In what is being hailed as a victory by traveling musicians in the US, the latest reauthorization of the Federal Aviation Administration has codified provisions that create a uniform national standard for musical instruments being treated as carry-on luggage.
This legislation establishes that any instrument which can be safely stowed either in an overhead bin or under an airline seat may be carried aboard for domestic airline travel. The American Federation of Musicians has been actively lobbying for this language for several years.
“This is great news for professional musicians throughout the U.S. and Canada who carry the tools of our trade – our instruments – aboard commercial aircraft,” said AFM President Ray Hair. “Ending the confusion over musical instruments as carry-on baggage has been a top legislative priority for nearly a decade. Musicians can now fly in friendlier skies.”
Left uncertain by these new provisions is the definition of when an instrument can be “safely” stored overhead or under a seat, so it is probably still good advice to check with an air carrier before flying, and obtaining information in advance concerning the size of overhead compartments and under seat storage before arriving at the airport. Additionally, carry-on status will still limited by available space, so nothing here guarantees that your guitar or banjo will end up on the plane.
There are also provisions regarding larger instruments up to 150 pounds.
Here is the full text of the relevant portion of the FAA Modernization and Reform Act of 2012, which passed both chambers last week, and is expected to be signed by the President.
SEC. 403. MUSICAL INSTRUMENTS.
(a) IN GENERAL.—Subchapter I of chapter 417 is amended by adding at the end the following:
‘‘§ 41724. Musical instruments
‘‘(a) IN GENERAL.—
‘‘(1) SMALL INSTRUMENTS AS CARRY-ON BAGGAGE.—An air carrier providing air transportation shall permit a passenger to carry a violin, guitar, or other musical instrument in the aircraft cabin, without charging the passenger a fee in addition to any standard fee that carrier may require for comparable carry-on baggage, if—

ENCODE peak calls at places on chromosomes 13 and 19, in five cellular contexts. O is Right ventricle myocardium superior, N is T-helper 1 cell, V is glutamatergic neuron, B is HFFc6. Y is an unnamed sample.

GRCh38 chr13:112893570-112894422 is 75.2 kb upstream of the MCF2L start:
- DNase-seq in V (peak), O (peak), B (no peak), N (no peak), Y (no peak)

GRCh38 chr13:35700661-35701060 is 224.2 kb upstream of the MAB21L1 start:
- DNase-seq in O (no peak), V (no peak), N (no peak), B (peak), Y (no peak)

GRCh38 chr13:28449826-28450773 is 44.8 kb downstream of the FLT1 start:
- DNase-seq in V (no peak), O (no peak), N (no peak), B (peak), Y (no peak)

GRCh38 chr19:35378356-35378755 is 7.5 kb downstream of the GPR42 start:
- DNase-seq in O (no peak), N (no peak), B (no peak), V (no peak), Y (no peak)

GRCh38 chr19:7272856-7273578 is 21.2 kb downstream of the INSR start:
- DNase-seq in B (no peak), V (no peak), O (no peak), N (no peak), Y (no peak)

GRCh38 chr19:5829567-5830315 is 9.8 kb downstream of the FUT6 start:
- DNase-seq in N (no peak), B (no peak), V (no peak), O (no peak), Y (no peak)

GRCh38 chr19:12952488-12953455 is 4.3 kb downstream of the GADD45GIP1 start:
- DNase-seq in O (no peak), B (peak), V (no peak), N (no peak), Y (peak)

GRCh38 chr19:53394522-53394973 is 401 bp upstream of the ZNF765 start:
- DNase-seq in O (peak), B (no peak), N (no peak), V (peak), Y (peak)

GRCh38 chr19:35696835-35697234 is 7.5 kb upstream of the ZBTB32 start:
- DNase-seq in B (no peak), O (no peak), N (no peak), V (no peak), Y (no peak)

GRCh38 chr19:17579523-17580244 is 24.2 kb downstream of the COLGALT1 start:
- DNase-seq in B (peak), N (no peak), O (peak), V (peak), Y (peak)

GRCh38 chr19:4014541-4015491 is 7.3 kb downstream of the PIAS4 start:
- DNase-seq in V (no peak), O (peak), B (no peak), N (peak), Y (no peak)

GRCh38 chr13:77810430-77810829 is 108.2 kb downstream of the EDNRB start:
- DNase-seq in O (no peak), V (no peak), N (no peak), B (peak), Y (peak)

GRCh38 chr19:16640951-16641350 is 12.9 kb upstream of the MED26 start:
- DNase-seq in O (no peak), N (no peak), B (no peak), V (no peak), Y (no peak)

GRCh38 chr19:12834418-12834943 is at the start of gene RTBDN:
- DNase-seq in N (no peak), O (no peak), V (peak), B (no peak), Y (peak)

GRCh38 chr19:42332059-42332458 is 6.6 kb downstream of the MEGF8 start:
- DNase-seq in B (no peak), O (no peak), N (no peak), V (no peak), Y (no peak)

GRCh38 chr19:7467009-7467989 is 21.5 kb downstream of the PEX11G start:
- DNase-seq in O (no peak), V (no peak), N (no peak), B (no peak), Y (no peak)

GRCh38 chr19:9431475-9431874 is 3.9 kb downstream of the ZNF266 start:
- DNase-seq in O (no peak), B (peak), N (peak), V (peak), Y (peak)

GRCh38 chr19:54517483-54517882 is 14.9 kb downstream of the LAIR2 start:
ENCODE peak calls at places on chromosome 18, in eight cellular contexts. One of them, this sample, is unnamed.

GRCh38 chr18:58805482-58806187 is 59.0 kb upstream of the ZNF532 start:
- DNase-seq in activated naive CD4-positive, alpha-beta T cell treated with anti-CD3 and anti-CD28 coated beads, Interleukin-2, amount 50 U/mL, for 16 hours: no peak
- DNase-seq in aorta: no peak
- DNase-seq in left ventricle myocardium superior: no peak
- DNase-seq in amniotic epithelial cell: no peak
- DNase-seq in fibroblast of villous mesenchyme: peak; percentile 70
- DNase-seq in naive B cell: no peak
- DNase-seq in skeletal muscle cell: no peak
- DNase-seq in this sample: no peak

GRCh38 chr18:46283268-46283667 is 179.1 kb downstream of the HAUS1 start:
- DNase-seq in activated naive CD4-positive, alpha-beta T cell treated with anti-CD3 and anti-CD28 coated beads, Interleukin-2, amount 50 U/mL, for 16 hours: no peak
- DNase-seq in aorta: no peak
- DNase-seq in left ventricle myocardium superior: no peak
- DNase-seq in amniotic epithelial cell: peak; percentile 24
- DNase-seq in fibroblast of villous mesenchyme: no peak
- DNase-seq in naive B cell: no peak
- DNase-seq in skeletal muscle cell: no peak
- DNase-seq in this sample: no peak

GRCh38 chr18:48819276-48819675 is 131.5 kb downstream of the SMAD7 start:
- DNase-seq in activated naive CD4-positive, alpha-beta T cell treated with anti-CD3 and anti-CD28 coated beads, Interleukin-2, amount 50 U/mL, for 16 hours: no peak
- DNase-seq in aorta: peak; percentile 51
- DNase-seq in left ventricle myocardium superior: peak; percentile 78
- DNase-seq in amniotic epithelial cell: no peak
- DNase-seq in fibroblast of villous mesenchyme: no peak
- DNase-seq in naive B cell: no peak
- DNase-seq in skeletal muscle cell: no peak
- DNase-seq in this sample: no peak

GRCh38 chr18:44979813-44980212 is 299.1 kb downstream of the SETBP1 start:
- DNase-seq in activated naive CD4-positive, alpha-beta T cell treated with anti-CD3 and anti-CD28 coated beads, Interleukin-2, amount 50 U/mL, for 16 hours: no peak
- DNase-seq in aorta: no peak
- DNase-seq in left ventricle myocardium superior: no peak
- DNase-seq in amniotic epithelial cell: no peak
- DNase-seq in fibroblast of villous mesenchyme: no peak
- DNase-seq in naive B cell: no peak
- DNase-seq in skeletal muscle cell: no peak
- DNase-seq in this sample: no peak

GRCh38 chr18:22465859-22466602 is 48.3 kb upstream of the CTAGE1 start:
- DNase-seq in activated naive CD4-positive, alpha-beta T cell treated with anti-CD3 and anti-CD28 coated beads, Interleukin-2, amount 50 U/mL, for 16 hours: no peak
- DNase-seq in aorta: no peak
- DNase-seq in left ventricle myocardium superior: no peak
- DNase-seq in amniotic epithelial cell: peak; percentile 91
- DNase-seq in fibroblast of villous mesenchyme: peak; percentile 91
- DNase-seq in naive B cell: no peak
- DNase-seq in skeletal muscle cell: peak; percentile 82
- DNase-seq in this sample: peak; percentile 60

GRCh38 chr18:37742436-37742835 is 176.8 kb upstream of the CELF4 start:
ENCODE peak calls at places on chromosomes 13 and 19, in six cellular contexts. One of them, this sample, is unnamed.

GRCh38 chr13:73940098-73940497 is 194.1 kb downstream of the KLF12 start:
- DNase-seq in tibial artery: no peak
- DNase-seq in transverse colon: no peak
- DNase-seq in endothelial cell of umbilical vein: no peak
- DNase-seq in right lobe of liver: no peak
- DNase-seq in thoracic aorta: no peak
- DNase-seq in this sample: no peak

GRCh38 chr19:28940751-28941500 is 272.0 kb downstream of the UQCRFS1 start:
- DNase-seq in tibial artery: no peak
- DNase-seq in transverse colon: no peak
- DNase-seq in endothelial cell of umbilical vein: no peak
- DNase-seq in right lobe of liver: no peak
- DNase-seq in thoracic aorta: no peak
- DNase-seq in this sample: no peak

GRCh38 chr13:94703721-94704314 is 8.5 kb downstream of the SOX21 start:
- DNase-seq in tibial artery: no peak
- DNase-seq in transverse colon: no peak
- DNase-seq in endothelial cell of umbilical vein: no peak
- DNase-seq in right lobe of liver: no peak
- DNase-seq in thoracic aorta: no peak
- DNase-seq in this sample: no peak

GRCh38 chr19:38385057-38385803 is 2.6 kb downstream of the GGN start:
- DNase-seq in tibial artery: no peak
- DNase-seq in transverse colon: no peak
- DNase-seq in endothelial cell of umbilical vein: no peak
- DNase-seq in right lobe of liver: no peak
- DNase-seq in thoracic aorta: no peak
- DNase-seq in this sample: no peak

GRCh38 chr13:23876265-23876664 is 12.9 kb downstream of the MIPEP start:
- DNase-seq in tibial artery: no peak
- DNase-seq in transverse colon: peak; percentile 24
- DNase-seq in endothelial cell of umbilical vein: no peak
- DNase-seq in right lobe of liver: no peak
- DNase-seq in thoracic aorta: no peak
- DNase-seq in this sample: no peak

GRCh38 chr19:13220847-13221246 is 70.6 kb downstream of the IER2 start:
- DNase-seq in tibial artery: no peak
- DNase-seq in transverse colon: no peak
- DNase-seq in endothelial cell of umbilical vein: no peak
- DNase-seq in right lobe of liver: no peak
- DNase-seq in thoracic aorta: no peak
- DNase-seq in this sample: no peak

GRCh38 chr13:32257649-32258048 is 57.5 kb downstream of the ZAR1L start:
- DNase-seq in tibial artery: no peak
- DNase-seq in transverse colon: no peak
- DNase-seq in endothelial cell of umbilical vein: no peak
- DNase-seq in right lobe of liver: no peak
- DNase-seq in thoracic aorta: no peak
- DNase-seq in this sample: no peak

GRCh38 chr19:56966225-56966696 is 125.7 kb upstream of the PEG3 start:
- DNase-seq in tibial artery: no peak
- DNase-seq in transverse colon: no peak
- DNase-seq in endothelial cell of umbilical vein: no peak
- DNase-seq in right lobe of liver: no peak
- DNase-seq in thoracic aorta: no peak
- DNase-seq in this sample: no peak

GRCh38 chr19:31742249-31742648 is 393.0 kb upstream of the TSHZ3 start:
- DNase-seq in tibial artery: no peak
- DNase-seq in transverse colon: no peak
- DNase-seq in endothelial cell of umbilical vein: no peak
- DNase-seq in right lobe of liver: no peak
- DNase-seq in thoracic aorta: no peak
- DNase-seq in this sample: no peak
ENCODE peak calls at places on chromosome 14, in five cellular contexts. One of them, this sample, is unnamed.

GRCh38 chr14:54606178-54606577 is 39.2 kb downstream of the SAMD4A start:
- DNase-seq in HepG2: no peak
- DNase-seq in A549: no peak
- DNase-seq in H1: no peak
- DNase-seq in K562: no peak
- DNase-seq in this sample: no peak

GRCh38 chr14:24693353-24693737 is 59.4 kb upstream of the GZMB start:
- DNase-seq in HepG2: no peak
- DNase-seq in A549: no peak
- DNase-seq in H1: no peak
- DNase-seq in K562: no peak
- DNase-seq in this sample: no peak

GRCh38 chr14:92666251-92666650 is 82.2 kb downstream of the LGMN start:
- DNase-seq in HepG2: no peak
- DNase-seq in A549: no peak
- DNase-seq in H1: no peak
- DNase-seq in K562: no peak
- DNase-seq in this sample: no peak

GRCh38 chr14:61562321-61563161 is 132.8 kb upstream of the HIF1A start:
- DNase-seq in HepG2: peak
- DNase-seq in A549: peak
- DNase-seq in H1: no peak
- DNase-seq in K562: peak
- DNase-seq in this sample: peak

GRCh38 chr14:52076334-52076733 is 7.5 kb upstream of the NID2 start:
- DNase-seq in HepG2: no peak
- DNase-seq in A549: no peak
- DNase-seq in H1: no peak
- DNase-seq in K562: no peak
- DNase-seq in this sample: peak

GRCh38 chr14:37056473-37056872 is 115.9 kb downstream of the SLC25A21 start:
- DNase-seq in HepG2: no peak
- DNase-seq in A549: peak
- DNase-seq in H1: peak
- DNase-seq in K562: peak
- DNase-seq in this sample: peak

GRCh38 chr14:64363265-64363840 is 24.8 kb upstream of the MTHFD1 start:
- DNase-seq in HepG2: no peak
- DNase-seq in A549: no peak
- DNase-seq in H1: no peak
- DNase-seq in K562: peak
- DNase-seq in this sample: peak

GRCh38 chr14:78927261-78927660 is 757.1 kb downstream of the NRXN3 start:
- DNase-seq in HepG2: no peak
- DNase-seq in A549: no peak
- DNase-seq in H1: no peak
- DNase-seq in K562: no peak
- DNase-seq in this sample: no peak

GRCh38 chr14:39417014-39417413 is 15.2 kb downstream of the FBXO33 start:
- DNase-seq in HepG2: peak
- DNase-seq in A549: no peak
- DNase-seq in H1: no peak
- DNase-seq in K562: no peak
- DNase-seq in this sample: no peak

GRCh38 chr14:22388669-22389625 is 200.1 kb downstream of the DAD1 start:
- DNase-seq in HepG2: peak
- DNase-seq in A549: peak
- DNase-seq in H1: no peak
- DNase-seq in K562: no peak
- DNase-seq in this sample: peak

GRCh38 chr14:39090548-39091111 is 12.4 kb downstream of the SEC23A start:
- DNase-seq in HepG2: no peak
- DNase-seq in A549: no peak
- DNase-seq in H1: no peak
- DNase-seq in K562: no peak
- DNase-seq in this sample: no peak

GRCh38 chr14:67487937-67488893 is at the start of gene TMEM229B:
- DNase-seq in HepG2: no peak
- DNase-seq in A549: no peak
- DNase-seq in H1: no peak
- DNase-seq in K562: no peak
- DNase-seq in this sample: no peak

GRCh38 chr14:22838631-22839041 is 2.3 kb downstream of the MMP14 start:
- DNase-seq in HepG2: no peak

‘‘(A) the instrument can be stowed safely in a suitable baggage compartment in the aircraft cabin or under a passenger seat, in accordance with the requirements for carriage of carry-on baggage or cargo established by the Administrator; and
‘‘(B) there is space for such stowage at the time the passenger boards the aircraft.
‘‘(2) LARGER INSTRUMENTS AS CARRY-ON BAGGAGE.—An air carrier providing air transportation shall permit a passenger to carry a musical instrument that is too large to meet the requirements of paragraph (1) in the aircraft cabin, without charging the passenger a fee in addition to the cost of the additional ticket described in subparagraph (E), if—
‘‘(A) the instrument is contained in a case or covered so as to avoid injury to other passengers;
‘‘(B) the weight of the instrument, including the case or covering, does not exceed 165 pounds or the applicable weight restrictions for the aircraft;
‘‘(C) the instrument can be stowed in accordance with the requirements for carriage of carry-on baggage or cargo established by the Administrator;
‘‘(D) neither the instrument nor the case contains any object not otherwise permitted to be carried in an aircraft cabin because of a law or regulation of the United States; and
‘‘(E) the passenger wishing to carry the instrument in the aircraft cabin has purchased an additional seat to accommodate the instrument.
‘‘(3) LARGE INSTRUMENTS AS CHECKED BAGGAGE.—An air carrier shall transport as baggage a musical instrument that is the property of a passenger traveling in air transportation that may not be carried in the aircraft cabin if—
‘‘(A) the sum of the length, width, and height measured in inches of the outside linear dimensions of the instrument (including the case) does not exceed 150 inches or the applicable size restrictions for the aircraft;
‘‘(B) the weight of the instrument does not exceed 165 pounds or the applicable weight restrictions for the aircraft; and
‘‘(C) the instrument can be stowed in accordance with the requirements for carriage of carry-on baggage or cargo established by the Administrator.
‘‘(b) REGULATIONS.—Not later than 2 years after the date of enactment of this section, the Secretary shall issue final regulations to carry out subsection (a).
‘‘(c) EFFECTIVE DATE.—The requirements of this section shall become effective on the date of issuance of the final regulations under subsection (b).’’.
(b) CONFORMING AMENDMENT.—The analysis for such sub-chapter is amended by adding at the end the following:
‘‘41724. Musical instruments.’’.
Category: Miscellaneous bluegrass news
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John had served as primary author and editor for The Bluegrass Blog from its launch in 2006 until being folded into Bluegrass Today in September of 2011. He continues in that capacity here, managing a strong team of columnists and correspondents.
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